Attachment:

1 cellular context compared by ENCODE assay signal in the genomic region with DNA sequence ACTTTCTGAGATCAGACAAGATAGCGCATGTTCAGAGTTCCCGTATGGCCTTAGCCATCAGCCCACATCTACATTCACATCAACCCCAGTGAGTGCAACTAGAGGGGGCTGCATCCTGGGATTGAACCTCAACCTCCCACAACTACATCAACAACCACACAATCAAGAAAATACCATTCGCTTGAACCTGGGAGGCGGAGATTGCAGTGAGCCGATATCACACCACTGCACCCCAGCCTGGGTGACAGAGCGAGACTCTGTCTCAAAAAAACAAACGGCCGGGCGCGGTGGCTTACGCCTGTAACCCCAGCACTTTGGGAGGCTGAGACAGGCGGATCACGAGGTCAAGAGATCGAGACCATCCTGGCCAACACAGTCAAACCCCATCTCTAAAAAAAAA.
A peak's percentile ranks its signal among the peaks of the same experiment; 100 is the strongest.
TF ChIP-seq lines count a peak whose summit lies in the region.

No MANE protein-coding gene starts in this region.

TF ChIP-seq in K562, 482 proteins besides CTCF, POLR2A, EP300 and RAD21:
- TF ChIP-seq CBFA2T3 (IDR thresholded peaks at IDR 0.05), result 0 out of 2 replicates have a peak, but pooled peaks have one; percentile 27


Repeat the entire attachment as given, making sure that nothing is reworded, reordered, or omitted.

1 cellular context compared by ENCODE assay signal in the genomic region with DNA sequence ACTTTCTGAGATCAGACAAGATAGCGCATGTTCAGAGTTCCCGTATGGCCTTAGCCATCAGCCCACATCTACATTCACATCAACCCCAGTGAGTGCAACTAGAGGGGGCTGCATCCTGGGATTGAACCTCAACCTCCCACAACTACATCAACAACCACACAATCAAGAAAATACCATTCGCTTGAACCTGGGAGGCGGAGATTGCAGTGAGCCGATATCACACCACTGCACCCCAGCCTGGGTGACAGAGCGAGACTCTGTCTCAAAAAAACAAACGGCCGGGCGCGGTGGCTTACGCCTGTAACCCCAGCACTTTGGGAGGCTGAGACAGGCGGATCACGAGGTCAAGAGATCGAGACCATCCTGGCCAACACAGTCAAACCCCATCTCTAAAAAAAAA.
A peak's percentile ranks its signal among the peaks of the same experiment; 100 is the strongest.
TF ChIP-seq lines count a peak whose summit lies in the region.

No MANE protein-coding gene starts in this region.

TF ChIP-seq in K562, 482 proteins besides CTCF, POLR2A, EP300 and RAD21:
- TF ChIP-seq CBFA2T3 (IDR thresholded peaks at IDR 0.05), result 0 out of 2 replicates have a peak, but pooled peaks have one; percentile 27